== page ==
An Interview with Owners Lynda Burd and Jerry Burd

Local Hero: Best Winery

Photos by Stephanie Cameron

Black Mesa Winery produces wines and ciders using 100 percent New Mexico grapes and apples. All fruit is hand sorted, pressed, fermented, and bottled at the winery. They use their own fruit from over three acres of vineyards and purchase grapes and apples from across New Mexico. Most of their wines are sold in Velarde, but they also have a New Mexico distributor and a wine club, and ship to forty states.

How did you get to where you are now? What’s the backstory, and what was the moment that brought you to your current work?

We are originally from Colorado. We fell in love with wine in California, then moved to Oregon to learn to grow grapes and make wine. After five years, it was time to get out of the rain and back to dryer weather and a higher elevation. The art of Santa Fe and Taos brought us to New Mexico. We’ve owned and operated Black Mesa Winery for twenty years.

What is unique about your winemaking? Does every barrel still get its own name?

After five thousand years, there is not a lot of “new” in winemaking. We focus on hands-on processing, using minimal equipment—and always at gentle speeds. We concentrate on small batches of wine;
usually, less than one hundred cases of each blend are bottled every year.

We have more than two hundred barrels of wine in a mixture of oak from France and American oak from Minnesota. Wine and its movement require close record keeping. We have named the barrels after mountains in Colorado, grandkids, our cats and dogs, and many of the small towns in northern New Mexico. It works better than a barcode!

Thus far, it’s been a hot, dry summer. How do you keep your vineyards happy in these conditions?

Our three acres of vines are drip-irrigated. The system is set up to water three times each week, with running time based on the heat and amount of rain. This year we have watered more than any other year.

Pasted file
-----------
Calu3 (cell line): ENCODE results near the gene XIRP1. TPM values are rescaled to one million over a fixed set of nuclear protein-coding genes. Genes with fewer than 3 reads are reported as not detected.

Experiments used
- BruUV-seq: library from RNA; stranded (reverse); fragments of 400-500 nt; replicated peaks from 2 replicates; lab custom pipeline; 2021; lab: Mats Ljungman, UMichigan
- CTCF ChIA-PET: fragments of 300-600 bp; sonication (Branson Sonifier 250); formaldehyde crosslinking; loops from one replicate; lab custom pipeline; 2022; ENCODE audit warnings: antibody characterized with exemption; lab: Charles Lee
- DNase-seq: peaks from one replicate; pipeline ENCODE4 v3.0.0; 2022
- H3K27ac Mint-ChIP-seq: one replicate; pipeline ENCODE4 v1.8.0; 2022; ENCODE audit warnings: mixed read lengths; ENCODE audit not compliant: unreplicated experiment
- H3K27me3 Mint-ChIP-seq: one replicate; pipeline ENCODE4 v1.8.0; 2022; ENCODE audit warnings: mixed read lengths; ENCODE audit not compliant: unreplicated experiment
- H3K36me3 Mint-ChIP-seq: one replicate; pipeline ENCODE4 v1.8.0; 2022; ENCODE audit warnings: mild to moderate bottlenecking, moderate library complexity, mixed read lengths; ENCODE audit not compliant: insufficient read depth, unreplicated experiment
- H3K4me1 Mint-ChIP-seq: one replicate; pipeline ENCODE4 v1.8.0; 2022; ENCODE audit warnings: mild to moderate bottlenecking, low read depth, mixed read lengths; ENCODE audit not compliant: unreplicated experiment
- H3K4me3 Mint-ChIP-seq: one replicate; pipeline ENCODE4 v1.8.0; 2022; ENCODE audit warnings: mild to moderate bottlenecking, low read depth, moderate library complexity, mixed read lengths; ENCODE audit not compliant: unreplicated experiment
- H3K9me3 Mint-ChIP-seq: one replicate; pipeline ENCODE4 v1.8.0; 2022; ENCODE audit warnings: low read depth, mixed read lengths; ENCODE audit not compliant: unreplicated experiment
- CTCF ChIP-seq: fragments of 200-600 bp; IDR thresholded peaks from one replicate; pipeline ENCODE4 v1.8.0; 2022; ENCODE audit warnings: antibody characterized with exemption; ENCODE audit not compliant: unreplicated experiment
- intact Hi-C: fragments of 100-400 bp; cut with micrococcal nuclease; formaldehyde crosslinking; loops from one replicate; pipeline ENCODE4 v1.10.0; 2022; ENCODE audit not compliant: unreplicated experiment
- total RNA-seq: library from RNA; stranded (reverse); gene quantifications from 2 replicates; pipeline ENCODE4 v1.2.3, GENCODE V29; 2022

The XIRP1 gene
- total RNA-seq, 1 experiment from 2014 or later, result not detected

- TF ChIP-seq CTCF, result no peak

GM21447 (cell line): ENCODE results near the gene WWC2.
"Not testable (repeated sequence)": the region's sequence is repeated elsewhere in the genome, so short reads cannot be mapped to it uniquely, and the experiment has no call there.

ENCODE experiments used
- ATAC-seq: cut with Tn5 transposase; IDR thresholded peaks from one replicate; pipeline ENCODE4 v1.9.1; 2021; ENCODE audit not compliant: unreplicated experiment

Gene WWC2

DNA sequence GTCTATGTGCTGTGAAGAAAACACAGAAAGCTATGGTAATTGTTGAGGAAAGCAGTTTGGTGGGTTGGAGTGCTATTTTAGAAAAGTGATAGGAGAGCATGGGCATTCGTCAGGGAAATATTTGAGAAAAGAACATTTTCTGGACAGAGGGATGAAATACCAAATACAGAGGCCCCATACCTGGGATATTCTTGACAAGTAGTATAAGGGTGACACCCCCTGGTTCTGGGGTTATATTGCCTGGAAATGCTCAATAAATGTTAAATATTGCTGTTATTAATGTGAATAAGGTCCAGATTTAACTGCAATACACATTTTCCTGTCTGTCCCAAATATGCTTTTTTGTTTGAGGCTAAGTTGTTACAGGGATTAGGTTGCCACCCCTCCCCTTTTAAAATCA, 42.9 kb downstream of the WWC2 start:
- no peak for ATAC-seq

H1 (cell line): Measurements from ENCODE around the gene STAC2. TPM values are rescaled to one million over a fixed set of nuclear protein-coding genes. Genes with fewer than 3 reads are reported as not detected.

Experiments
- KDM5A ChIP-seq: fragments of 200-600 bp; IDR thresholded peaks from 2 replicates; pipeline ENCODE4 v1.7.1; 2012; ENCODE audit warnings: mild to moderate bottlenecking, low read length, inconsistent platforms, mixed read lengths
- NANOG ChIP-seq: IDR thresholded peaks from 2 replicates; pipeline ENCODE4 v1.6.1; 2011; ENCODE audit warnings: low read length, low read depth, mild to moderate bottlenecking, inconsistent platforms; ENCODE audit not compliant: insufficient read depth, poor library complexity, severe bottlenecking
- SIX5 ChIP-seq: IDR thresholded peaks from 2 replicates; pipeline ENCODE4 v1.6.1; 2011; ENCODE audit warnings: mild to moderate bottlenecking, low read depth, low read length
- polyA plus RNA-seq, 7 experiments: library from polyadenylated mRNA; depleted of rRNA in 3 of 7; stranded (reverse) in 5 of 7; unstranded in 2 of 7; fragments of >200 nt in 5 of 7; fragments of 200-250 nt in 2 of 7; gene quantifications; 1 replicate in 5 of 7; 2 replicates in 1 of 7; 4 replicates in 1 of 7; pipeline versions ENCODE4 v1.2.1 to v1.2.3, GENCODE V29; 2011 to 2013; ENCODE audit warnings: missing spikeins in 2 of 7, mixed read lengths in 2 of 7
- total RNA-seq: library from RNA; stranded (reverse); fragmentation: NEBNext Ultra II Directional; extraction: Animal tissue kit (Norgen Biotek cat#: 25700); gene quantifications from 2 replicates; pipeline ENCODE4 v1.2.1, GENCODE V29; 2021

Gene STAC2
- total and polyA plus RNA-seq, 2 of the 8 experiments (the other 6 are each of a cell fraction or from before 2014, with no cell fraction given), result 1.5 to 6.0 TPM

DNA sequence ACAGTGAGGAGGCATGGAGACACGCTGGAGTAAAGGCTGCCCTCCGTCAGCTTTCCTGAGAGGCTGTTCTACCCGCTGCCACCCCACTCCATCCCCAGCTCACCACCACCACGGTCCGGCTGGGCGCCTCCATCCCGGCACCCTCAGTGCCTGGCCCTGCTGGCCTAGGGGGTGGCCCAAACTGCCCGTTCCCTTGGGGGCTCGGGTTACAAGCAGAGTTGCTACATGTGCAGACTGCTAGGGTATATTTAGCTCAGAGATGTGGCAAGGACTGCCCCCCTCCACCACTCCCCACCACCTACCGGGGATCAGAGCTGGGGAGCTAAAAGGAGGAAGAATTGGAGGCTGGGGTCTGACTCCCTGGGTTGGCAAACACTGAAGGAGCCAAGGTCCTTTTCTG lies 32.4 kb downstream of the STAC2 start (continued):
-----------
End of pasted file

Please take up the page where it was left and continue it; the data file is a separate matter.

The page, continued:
Black Mesa creates a number of unique blends. What are your favorite varietals to grow? What are your favorite varietals to source from other growers?

Our unique red blend, Coyote, is made with cabernet sauvignon and zinfandel. Our Antelope is made from the Bordeaux grapes: cabernet sauvignon, cabernet franc, and merlot. Abiquiu White comes from riesling, traminette, and chenin blanc grapes grown at Las Parras de Abiquiu.

Here on the property, we grow mainly Montepulciano, pinot gris, and albariño; cabernet sauvignon, zinfandel, and syrah come from Deming; and tempranillo, malbec, and barbera come from Belen. We also purchase small batches from neighbors here in the Velarde Valley.

Wineries weren’t allowed to reopen in time with breweries, and some winemakers have reported grappling with surplus wine. How have you fared during the pandemic?

The pandemic has hit us hard, as it has everyone in the wine industry—from grape growers to tasting rooms. Our solution has been more online opportunities [for customers] to purchase wines and receive discounted or free shipping. Recently we’ve been offering outside tastings (but no glasses).

We’ve seen an increase in new people stopping by. Many are locals who just haven’t had the time in the past. Quite a few are people just driving to get out of the house, or out of the big city.

We also do an online tasting, called Black Mesa Buzz, with our winemaker Craig Dunn every other Thursday. For those doing their own Zoom with family and friends, we have a special that includes wine, glasses, and pistachios. It’s been fun.

Starting Friday, July 31, we are hosting a farmers market, Farm Friday, here at the winery.

Describe a perfect fall day of eating and drinking in Velarde.

Velarde is beautiful in the fall. The smell of piñon burning, the golden leaves on the trees lining the Rio Grande, the crisp fall air—it’s the perfect place to be. Often, the odor of fermenting grapes is a part of the experience. When people ask about the grape being fermented, it’s an opportunity to taste a wine of an earlier vintage.

We offer covered picnic tables for those who want to bring their own lunch or snacks. They can watch the hummingbirds, take a walk in the vineyards or around the labyrinth, or follow our petroglyph trail.

Is there anything else you’d like to share with edible readers?

Being local is important to us. We support the Mesa Prieta Petroglyph Project as we have petroglyphs on our property. We are involved with the Española Humane animal shelter—we have eleven cats and two dogs, with strays showing up here on a regular basis—and are active in the Santa Fe Opera’s Española Valley Opera Guild. Our wines and ciders are registered with New Mexico True. Most of our in-store products, from honey to hand sanitizer to hot sauces, are produced in northern New Mexico.

Most important for us is for our visitors to have a relaxing experience here. We want them to enjoy their tastings, take home wines and ciders that are unique to New Mexico, and share the experience of Black Mesa Winery with their friends and families.

1502 NM-68, Velarde, 505-852-2820, blackmesawinery.com

Edible New Mexico
Latest posts by Edible New Mexico (see all)